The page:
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¶ 31 But then, as always in this history, new objections arose. Skeptical philosophers have reminded us that there really is no universal human nature, no "essence" of humanity as Richard Rorty put it, for human rights to inhere in. So we find ourselves in the confused situation that I mentioned at the outset. Perhaps, though, our urhistory can help us a little here. A reading of the early sources will suggest that the idea of natural rights never was necessarily dependant on some now outmoded metaphysical theory of essences. For Huguccio or Ockham or Gerson—as for John Locke in a later age—it was enough that humans have some common characteristics.31 Surely in all societies people have preferred life to death, freedom to servitude, nutrition to starvation, dignity to humiliation. And human rights claims are one way of addressing these common needs and aspirations of human beings.
We might also learn from our history to appreciate better the wide variety of contexts within which a doctrine of rights could take root and flourish. Medieval society was Christian and Western but in most ways it was more like the society of an underdeveloped country nowadays than like a modern industrial state. We could learn too from medieval authors that individual values and community values do not have to be in conflict with one another. They can exist in a state of synthesis, even of synergy. Medieval people seem to have known intuitively that individuals flourish best in healthy societies. The first right theories were not necessarily in conflict with the communitarian values of traditional societies. ¶ 32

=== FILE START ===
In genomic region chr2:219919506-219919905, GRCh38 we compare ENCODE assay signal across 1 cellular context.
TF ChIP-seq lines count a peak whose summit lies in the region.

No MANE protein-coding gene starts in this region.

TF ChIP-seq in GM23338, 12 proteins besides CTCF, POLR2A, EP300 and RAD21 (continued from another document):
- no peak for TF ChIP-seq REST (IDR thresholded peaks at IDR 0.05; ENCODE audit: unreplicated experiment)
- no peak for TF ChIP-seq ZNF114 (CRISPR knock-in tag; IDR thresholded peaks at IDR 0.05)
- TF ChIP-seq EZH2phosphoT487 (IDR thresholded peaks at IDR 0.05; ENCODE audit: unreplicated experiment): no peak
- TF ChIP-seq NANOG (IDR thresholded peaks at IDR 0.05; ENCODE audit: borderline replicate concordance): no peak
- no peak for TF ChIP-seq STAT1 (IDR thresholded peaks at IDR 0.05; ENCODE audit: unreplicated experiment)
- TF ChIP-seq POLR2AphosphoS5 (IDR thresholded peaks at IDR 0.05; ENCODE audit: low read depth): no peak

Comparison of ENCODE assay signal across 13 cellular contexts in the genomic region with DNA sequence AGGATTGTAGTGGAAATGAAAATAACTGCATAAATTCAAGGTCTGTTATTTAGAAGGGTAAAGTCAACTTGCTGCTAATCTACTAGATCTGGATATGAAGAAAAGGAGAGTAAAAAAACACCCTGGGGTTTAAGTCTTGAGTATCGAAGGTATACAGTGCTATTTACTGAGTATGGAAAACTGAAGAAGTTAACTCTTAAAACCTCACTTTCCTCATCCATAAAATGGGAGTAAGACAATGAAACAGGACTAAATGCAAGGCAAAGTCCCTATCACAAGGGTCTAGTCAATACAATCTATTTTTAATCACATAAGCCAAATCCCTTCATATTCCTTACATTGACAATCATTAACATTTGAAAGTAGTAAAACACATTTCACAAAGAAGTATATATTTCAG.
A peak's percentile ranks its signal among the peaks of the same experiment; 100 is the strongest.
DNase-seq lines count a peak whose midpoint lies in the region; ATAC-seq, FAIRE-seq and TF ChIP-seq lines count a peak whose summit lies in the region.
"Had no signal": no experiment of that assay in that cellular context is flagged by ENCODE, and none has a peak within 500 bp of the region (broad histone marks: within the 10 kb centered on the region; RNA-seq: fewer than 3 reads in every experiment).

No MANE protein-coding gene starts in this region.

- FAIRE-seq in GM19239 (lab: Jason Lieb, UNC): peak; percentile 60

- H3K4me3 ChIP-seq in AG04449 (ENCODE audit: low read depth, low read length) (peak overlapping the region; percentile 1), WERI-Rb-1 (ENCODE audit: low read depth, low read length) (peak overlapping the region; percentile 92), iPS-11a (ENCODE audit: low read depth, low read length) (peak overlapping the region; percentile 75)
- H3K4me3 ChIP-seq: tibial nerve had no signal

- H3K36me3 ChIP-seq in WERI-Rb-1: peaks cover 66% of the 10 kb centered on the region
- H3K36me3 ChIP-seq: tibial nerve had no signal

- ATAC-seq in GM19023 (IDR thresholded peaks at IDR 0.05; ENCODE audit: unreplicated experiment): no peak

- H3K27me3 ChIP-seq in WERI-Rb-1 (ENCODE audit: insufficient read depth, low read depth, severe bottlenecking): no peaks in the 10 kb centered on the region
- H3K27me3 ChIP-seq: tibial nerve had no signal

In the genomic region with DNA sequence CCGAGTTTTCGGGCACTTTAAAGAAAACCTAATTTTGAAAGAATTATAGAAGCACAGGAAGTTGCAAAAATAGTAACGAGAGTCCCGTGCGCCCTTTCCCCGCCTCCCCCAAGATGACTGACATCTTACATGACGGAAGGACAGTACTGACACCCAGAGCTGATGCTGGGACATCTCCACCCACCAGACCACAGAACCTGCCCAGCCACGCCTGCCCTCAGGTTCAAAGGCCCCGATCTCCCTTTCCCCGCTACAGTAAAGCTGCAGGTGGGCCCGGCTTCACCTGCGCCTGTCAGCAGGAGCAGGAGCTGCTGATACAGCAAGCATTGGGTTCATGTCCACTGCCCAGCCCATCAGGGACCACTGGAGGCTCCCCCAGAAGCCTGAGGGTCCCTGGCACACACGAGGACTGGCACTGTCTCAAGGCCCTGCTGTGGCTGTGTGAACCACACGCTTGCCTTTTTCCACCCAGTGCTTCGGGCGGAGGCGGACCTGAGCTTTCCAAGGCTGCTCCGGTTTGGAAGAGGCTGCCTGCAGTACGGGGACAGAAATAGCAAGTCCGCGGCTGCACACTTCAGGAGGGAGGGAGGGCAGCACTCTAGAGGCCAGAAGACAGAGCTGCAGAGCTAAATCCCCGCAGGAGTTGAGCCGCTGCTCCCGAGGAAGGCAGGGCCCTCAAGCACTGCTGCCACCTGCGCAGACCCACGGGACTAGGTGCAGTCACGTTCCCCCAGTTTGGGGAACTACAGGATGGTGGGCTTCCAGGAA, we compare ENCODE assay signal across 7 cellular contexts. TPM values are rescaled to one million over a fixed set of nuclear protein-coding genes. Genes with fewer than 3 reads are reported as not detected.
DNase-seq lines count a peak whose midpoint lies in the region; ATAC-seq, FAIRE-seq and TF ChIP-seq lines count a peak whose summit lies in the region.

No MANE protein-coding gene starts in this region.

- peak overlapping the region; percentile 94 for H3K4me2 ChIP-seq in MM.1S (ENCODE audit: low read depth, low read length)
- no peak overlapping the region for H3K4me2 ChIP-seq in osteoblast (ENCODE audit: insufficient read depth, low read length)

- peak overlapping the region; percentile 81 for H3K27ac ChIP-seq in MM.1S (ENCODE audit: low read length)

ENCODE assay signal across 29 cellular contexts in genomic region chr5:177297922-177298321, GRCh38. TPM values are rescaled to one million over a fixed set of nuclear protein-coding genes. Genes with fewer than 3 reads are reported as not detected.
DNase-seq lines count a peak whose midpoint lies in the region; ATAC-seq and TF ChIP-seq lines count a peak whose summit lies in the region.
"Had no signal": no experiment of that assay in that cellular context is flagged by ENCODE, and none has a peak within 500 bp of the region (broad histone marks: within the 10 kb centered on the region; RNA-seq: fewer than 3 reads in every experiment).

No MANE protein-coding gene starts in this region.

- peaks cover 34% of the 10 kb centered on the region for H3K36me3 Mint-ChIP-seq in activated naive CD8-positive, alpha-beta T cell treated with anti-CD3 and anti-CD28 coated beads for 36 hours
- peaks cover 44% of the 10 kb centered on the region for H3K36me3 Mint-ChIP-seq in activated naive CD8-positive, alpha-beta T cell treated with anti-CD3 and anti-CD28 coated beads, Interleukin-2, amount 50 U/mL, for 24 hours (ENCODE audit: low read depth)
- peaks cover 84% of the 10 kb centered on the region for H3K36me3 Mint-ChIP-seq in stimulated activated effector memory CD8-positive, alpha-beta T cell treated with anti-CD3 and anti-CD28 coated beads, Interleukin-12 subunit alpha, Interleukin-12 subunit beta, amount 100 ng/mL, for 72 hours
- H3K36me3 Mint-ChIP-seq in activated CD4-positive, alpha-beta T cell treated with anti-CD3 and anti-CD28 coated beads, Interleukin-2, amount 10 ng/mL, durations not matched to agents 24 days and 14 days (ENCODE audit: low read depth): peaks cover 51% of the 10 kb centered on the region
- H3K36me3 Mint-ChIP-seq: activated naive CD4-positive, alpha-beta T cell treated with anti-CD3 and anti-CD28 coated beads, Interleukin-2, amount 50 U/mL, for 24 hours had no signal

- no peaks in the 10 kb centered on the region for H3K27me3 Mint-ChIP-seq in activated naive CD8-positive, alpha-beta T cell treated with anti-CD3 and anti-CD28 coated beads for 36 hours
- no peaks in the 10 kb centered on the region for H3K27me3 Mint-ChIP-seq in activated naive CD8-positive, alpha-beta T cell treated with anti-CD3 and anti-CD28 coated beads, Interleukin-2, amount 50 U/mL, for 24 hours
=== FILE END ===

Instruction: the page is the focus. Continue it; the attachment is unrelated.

¶ 33 A more widespread recognition and effective implementation of human rights in the future is neither inevitable nor impossible. History throws contingencies at us; the outcome depends on how we respond to them. It is true that the idea of human rights is of Western origin; but that does not mean that it is necessarily irrelevant for everyone else. Huntington's picture of five self-contained civilizations seems over-simplified in an age of globalization. Some modern cultural phenomena are universal. Modern technology is a Western creation, the product of several centuries of distinctively Western development, but it has been eagerly accepted in all parts of the world. A Malay fisherman prefers to put an outboard engine on his boat rather than straining at an oar; he does not care that it comes to him from an alien civilization. It is harder to spread ideas and ideals then to export artifacts; but in modern times, even on the level of political thought and practice, the most ancient oriental civilizations have been molded in part by external influences. China imported Marxism from the West; India and Japan derived their constitutional structures from Britain and America. Moreover, all the great world religions have taught respect for the value and dignity of human life, and this is the only necessary grounding for a doctrine of universal rights. So it is possible that the ethical norms of various other cultures might be transposed into our Western idiom of human rights and even that this might be of value to the human race. Perhaps we in the West tend to exaggerate the range of rights that should be considered truly universal; certainly we cannot "put a label" on all our Western preferences and call them universal rights. But if we continue to cherish a few core rights that really do respond to the common needs of humanity we might still hope to ameliorate, to some extent, the condition of humankind in the coming centuries.
Alison Renteln has pointed out that the evidence of anthropological relativism does not exclude the possibility that they may be cross-cultural universals. A LISON RENTELN, INTERNATIONAL HUMAN RIGHTS: UNIVERSALISM VERSUS RELATIVISM 98 (1990).